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Composite number is translated as 合成数 (by google translation to Japanese), which makes sense.

Prime number is called 素数, but what does 素 means here?

I am trying to trace the source of it. We borrowed the translation of it decades ago, so it does not very conceivable to illustrate it by the Chinese dictionary items.

I would appreciate it very much if answered in English.

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    What definition did you find? And why do you think it doesn't fit?
    – Leebo
    Dec 9, 2019 at 14:29
  • since 素 means base, essential in Chinese which really make sense of the prime(primitive), Nonetheless, many borrowed translations from Wasei-kango are ridiculous. I am curious about it's origin which reasonable by accident.
    – Wizard
    Dec 9, 2019 at 14:39

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From an etymological standpoint, the character 素 itself originates from China. In about the 5th century AD, Japan started using Chinese characters. Before this point, there was no Japanese writing system, and modern hiragana and katakana are derived from the Kanji that was first introduced to Japan around this time period.

From what I understand the Japanese language obtained most of their Kanji from China between the 5th and 9th centuries.

Over the centuries, there were many Japanese scholars that went to either Korea or China to study, and they returned with additional Kanji characters that they then introduced to the Japanese language. Due to the lack of detailed records about what character came when, I cannot be more specific than this: The character started being used in the Japanese language sometime during or even after the 5th century AD.

The thing is, the scholars that went to China had their disagreements about the meaning and pronunciation of the Chinese characters. These disagreements can be derived from one of a number of factors including the region the scholar studied, or when the scholar studied (things change with time). This is why we sometimes see multiple Chinese readings for characters. A classic example is , which has the Chinese readings ジン, and ニン. This discrepancy likely stems from the fact that two different scholars disagreed on how the character was truly pronounced (or they were confused), and so they taught what they understood. As the language developed both readings became accepted.

Just as Kanji can have multiple ON-readings, the same issues sprouted up about what the characters actually meant. Remember, that Chinese was not the Japanese scholar's first language, so at times the meaning of words and characters were occasionally garbled by the translation attempts of the scholars. In addition, as characters were re-introduced into the Japanese language, the pronunciation of the Chinese reading also occasionally evolved. Though I do not speak Chinese personally, I have seen cases where characters will take a different meaning in Japan.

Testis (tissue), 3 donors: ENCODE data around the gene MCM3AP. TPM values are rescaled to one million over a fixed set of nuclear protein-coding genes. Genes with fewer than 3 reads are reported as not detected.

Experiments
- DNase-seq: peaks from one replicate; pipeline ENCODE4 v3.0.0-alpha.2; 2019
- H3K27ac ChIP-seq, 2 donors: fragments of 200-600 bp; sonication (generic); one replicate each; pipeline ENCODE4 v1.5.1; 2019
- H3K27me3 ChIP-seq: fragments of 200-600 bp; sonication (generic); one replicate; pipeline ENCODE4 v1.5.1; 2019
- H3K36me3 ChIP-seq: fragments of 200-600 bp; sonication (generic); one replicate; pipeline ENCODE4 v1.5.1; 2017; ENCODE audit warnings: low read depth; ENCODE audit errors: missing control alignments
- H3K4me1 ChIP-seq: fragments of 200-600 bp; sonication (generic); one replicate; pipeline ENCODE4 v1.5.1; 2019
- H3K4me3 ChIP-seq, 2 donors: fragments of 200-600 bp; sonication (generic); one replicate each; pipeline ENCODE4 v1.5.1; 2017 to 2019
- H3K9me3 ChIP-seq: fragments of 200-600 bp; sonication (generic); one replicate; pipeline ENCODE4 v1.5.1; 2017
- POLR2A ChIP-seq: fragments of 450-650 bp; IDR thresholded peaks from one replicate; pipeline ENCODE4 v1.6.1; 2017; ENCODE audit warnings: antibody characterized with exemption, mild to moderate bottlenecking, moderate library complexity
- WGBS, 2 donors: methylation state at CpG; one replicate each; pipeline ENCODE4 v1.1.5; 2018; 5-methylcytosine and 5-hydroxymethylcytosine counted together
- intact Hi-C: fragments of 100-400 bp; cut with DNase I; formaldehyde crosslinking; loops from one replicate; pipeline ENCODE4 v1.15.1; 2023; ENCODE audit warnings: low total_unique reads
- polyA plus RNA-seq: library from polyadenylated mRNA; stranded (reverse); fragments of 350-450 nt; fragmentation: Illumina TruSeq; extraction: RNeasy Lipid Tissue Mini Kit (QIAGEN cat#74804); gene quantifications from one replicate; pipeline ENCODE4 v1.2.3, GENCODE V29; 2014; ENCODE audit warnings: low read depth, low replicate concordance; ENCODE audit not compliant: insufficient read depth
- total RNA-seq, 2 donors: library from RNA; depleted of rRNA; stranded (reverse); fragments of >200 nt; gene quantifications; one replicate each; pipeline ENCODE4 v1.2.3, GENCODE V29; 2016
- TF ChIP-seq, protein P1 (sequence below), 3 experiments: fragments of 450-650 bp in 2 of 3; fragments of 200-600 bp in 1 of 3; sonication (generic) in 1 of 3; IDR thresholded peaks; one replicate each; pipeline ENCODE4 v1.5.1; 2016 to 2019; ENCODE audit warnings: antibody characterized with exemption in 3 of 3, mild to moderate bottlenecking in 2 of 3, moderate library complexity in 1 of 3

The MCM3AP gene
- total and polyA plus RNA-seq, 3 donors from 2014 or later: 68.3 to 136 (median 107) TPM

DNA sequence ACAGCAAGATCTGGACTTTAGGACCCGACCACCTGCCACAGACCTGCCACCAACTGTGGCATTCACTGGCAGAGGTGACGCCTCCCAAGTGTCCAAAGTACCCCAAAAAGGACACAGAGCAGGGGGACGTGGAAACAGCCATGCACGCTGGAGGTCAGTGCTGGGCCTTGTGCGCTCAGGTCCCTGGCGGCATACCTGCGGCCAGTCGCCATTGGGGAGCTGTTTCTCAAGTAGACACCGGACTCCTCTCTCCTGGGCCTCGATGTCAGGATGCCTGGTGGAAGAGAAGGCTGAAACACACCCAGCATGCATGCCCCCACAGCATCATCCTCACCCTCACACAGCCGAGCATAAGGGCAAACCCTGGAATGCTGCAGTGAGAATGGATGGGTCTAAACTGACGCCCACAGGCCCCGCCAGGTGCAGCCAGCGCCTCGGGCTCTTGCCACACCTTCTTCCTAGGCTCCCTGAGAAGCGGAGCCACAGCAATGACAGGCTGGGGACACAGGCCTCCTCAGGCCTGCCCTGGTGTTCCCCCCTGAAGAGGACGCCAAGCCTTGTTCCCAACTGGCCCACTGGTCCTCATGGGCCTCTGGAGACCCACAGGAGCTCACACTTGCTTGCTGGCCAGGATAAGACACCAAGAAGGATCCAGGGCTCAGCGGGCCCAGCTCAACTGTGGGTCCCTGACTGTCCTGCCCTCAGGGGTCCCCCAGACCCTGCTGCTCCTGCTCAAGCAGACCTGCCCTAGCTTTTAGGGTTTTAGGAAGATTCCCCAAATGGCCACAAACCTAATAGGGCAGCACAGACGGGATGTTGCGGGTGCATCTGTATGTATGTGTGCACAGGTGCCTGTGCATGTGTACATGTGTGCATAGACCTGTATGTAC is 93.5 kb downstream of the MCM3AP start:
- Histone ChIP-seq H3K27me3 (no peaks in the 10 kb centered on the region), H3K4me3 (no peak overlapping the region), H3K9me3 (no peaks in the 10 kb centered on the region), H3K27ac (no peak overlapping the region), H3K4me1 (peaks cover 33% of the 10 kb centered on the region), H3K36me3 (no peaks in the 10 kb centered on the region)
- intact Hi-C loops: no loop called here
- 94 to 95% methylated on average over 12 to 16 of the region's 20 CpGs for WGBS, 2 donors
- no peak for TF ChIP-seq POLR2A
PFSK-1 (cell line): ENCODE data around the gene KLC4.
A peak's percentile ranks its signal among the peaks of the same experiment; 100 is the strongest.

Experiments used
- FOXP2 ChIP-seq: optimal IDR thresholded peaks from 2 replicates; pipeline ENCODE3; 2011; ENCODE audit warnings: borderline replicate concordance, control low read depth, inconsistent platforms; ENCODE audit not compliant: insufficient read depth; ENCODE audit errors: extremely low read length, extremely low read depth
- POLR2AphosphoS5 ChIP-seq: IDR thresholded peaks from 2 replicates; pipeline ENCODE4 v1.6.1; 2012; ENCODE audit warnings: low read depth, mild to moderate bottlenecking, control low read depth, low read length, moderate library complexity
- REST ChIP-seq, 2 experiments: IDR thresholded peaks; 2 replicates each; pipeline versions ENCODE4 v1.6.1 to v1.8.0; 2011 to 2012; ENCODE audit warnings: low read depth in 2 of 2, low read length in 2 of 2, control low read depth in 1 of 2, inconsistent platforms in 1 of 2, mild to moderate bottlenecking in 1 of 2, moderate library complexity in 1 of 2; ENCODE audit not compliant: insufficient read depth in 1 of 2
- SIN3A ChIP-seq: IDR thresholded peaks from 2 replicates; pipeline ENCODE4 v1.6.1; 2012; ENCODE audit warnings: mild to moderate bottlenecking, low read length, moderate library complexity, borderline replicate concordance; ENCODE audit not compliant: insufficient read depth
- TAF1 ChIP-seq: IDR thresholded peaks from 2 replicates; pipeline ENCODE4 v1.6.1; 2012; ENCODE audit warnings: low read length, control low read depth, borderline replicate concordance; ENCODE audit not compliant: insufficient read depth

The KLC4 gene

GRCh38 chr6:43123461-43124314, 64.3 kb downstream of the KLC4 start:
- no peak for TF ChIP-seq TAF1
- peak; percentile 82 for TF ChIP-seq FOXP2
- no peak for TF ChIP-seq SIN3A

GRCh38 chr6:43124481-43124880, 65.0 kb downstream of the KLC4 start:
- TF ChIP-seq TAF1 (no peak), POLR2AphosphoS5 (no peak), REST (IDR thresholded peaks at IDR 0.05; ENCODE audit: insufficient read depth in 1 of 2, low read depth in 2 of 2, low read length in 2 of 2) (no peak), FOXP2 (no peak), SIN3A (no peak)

So to answer more directly, the character 素 likely was introduced to Japan between the 5th and 9th century AD. Due to the complexities of learning foreign languages, the meaning and ON-readings of the character were probably the source of some discrepancies between early scholars, so the Japanese language evolved to accept the opinions of all the scholars involved.


Edit:

I realized that I did not answer what 素 means in this context. According to the online dictionaries that I use, 素 can mean: elementary, principle, naked, or uncovered.

In the context of prime numbers, I would take this to mean elementary or principle, as prime numbers cannot be divided into whole numbers.

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    Without consideration, Chinese borrowed the almost all the translations of vocabularies referring Science in 1900 from Japanese Wasei-kango which occupy over 80% of academic frequent usage words.
    – Wizard
    Dec 9, 2019 at 15:03
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    @Algebra I failed to mention that the Japanese also created their own Kanji Characters, and 'derived' an ON-reading to fit with those characters. It is not unreasonable for the Chinese to borrow these terms since the characters would integrate nicely. Additionally, the fact that Japan was more technologically advanced at the time just made the borrowing of those characters more inevitable than anything.
    – ajsmart
    Dec 9, 2019 at 15:05
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    You wrote: "The thing is, the scholars that went to China had their disagreements about the meaning and pronunciation of the Chinese characters. This is why we sometimes see multiple Chinese readings for characters." Different readings are thought to have been borrowed from different places in China at different times. Rather than being a disagreement among scholars about the true pronunciation in Middle Chinese, it makes more sense to say that more than one pronunciation was borrowed because more than one pronunciation was actually used.
    – user1478
    Dec 9, 2019 at 16:11
  • I attempted to take that into account in my original post, but I guess it needed some touching up. Let me know if my edit does/doesn't satisfactorily address your comment.
    – ajsmart
    Dec 9, 2019 at 18:52

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